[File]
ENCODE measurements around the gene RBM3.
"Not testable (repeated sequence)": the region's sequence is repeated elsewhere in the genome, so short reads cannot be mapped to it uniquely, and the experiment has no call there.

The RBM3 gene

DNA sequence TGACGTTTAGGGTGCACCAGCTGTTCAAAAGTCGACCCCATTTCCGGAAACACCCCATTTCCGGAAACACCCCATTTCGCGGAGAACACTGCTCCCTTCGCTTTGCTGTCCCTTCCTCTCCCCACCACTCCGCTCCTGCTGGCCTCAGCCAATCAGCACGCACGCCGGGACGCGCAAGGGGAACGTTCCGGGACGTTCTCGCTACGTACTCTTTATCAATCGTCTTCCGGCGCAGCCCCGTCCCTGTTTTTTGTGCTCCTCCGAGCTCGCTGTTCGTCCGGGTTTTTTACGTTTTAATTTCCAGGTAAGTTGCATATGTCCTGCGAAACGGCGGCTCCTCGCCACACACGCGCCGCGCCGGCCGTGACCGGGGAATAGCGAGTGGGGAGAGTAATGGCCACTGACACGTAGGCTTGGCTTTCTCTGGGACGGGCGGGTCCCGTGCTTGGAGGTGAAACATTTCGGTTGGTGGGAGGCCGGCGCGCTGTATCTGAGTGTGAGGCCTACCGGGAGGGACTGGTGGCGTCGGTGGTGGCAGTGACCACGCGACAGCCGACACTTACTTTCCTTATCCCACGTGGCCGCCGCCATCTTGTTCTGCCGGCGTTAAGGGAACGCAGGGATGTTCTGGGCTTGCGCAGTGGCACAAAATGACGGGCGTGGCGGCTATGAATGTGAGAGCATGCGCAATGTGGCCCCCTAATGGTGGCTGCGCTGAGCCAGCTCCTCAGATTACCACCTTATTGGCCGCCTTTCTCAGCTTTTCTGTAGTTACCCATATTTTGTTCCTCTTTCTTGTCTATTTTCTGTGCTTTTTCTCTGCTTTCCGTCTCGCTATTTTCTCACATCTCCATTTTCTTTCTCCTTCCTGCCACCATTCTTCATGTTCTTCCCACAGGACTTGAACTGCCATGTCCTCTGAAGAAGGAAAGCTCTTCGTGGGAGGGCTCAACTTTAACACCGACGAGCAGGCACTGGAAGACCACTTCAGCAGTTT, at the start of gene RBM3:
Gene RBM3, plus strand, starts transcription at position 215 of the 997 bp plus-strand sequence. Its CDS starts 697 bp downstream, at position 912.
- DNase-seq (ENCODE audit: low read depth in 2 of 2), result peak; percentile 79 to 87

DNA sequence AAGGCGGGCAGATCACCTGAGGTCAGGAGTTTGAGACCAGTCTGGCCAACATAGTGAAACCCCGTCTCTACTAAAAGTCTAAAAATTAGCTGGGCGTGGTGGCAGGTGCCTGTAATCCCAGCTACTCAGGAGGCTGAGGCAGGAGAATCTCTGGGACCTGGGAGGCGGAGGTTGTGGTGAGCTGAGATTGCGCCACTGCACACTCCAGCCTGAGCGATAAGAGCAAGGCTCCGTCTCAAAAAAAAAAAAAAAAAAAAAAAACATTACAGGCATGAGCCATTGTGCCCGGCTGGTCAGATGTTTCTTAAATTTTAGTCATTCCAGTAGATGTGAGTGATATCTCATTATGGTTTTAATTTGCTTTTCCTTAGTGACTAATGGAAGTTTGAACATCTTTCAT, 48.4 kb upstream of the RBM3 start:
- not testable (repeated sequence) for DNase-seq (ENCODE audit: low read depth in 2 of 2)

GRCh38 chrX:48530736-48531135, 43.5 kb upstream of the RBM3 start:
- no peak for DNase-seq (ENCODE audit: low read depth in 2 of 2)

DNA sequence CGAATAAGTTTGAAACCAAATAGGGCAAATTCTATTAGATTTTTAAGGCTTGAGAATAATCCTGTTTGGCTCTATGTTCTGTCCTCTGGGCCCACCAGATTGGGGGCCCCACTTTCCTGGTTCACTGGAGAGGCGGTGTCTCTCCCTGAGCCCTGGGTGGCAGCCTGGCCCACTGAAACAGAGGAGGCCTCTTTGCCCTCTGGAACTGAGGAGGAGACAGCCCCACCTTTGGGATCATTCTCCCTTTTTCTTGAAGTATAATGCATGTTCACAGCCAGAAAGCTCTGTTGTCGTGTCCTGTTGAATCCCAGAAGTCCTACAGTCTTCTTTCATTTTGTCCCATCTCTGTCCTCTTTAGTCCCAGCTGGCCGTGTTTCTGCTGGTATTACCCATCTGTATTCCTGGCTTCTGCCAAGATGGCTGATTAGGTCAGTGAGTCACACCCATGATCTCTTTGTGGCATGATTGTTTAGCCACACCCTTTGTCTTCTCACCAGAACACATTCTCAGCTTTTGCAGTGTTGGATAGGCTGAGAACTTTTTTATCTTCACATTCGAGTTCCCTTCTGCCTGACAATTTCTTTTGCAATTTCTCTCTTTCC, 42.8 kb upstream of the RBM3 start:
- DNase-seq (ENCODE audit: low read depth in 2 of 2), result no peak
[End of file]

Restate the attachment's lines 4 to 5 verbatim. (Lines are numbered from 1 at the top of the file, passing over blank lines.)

DNA sequence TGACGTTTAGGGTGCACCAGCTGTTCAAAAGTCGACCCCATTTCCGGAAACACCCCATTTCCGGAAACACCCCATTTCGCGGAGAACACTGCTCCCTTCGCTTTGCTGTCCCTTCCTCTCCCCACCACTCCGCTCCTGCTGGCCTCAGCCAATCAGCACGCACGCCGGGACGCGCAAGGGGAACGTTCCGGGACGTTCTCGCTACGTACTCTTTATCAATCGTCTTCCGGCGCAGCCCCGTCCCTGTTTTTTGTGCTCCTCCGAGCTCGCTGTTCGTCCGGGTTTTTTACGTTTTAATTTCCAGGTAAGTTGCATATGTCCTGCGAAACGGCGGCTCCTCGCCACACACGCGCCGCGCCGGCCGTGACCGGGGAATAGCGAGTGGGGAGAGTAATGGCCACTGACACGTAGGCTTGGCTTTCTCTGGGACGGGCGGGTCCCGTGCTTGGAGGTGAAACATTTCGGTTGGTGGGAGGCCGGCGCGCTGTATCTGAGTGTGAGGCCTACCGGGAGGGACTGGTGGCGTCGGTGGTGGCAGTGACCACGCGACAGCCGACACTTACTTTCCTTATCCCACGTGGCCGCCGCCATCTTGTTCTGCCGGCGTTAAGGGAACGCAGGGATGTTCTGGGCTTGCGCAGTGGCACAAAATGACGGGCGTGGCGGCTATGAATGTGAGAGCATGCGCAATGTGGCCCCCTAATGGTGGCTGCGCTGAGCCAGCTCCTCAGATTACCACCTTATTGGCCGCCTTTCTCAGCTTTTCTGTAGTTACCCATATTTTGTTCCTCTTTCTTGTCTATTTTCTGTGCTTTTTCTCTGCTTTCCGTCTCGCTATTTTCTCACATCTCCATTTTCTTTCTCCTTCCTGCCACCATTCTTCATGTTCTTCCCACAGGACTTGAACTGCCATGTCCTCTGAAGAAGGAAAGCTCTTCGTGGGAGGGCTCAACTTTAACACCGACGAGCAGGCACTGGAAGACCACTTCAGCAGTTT, at the start of gene RBM3:
Gene RBM3, plus strand, starts transcription at position 215 of the 997 bp plus-strand sequence. Its CDS starts 697 bp downstream, at position 912.